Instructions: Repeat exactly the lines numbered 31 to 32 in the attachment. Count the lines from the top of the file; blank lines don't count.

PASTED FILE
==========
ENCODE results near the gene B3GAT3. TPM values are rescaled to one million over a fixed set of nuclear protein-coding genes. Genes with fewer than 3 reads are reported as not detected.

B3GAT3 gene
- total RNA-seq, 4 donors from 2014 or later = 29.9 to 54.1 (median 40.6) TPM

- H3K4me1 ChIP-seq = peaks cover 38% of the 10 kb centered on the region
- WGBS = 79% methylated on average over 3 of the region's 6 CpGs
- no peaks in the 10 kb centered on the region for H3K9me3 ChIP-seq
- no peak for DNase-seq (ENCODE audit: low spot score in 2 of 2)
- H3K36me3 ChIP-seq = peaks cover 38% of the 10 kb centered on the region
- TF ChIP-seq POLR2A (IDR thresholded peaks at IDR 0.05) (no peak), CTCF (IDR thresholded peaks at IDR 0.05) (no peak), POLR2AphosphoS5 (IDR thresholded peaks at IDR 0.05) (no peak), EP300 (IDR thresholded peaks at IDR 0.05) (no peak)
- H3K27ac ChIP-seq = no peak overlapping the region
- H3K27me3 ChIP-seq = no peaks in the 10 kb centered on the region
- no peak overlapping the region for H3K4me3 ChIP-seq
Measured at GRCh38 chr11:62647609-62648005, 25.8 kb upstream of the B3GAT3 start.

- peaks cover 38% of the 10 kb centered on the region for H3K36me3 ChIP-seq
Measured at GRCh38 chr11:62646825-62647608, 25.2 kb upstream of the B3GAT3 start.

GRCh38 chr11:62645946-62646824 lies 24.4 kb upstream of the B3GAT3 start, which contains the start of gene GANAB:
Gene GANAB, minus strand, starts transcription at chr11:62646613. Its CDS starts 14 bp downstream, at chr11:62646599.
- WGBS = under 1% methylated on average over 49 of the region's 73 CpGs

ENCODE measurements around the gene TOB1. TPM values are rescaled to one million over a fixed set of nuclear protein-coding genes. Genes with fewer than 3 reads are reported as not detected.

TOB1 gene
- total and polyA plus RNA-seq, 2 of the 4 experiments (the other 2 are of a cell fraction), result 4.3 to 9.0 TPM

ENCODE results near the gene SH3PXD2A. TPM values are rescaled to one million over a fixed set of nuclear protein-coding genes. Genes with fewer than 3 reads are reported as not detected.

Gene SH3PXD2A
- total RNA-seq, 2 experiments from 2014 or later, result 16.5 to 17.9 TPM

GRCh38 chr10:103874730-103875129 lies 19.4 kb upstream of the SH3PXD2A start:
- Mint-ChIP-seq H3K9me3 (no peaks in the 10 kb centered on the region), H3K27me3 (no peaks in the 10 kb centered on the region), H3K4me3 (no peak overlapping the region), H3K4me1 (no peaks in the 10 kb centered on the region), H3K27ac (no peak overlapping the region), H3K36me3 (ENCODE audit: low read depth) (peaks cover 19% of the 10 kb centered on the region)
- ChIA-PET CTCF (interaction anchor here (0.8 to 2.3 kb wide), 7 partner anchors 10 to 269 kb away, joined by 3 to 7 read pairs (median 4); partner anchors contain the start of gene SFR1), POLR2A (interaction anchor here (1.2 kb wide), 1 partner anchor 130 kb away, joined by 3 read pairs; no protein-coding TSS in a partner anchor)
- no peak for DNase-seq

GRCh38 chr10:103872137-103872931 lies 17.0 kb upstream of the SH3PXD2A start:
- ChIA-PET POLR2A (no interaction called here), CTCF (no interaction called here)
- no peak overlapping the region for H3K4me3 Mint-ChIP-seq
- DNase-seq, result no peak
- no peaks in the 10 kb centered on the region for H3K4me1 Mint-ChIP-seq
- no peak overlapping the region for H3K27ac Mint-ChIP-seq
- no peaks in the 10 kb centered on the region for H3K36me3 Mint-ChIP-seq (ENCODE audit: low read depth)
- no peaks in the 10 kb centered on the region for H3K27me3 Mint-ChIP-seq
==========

- no peak overlapping the region for H3K4me3 Mint-ChIP-seq
- DNase-seq, result no peak